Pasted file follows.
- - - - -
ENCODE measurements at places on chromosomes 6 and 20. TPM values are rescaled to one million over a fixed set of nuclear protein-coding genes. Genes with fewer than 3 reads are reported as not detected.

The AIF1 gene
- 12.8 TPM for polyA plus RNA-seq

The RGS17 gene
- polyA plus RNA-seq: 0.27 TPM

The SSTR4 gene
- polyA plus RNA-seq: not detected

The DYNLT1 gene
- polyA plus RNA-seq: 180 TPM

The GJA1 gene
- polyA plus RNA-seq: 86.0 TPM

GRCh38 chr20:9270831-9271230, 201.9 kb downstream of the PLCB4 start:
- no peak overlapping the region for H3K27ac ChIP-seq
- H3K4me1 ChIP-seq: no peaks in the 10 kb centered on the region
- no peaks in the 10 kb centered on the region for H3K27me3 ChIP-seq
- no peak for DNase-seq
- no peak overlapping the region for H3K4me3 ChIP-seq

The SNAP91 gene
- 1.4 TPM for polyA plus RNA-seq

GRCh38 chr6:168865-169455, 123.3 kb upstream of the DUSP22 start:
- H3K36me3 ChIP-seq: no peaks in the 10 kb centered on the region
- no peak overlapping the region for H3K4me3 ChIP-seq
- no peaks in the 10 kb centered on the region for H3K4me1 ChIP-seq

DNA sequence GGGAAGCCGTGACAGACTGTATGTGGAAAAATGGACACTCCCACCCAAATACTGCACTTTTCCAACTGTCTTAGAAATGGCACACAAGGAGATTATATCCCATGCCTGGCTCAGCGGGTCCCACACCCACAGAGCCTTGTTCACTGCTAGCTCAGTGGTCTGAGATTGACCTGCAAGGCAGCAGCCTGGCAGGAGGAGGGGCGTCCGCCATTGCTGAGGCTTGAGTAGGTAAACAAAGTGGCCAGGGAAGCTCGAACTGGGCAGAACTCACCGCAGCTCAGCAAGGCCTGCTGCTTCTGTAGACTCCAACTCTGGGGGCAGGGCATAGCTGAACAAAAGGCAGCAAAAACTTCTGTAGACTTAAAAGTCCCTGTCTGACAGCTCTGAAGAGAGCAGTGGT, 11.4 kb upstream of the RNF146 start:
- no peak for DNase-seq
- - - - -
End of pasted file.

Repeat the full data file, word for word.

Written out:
ENCODE measurements at places on chromosomes 6 and 20. TPM values are rescaled to one million over a fixed set of nuclear protein-coding genes. Genes with fewer than 3 reads are reported as not detected.

The AIF1 gene
- 12.8 TPM for polyA plus RNA-seq

The RGS17 gene
- polyA plus RNA-seq: 0.27 TPM

The SSTR4 gene
- polyA plus RNA-seq: not detected

The DYNLT1 gene
- polyA plus RNA-seq: 180 TPM

The GJA1 gene
- polyA plus RNA-seq: 86.0 TPM

GRCh38 chr20:9270831-9271230, 201.9 kb downstream of the PLCB4 start:
- no peak overlapping the region for H3K27ac ChIP-seq
- H3K4me1 ChIP-seq: no peaks in the 10 kb centered on the region
- no peaks in the 10 kb centered on the region for H3K27me3 ChIP-seq
- no peak for DNase-seq
- no peak overlapping the region for H3K4me3 ChIP-seq

The SNAP91 gene
- 1.4 TPM for polyA plus RNA-seq

GRCh38 chr6:168865-169455, 123.3 kb upstream of the DUSP22 start:
- H3K36me3 ChIP-seq: no peaks in the 10 kb centered on the region
- no peak overlapping the region for H3K4me3 ChIP-seq
- no peaks in the 10 kb centered on the region for H3K4me1 ChIP-seq

DNA sequence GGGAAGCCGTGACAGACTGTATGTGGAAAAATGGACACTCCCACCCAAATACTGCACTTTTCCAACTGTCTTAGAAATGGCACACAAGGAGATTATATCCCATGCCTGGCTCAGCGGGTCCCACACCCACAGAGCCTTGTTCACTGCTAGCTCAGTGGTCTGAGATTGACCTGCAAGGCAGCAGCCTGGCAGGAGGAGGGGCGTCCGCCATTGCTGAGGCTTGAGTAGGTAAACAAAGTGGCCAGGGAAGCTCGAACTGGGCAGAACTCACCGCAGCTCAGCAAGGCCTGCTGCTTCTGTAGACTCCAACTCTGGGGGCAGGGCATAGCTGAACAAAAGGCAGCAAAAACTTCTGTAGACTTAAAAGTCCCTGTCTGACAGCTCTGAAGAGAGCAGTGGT, 11.4 kb upstream of the RNF146 start:
- no peak for DNase-seq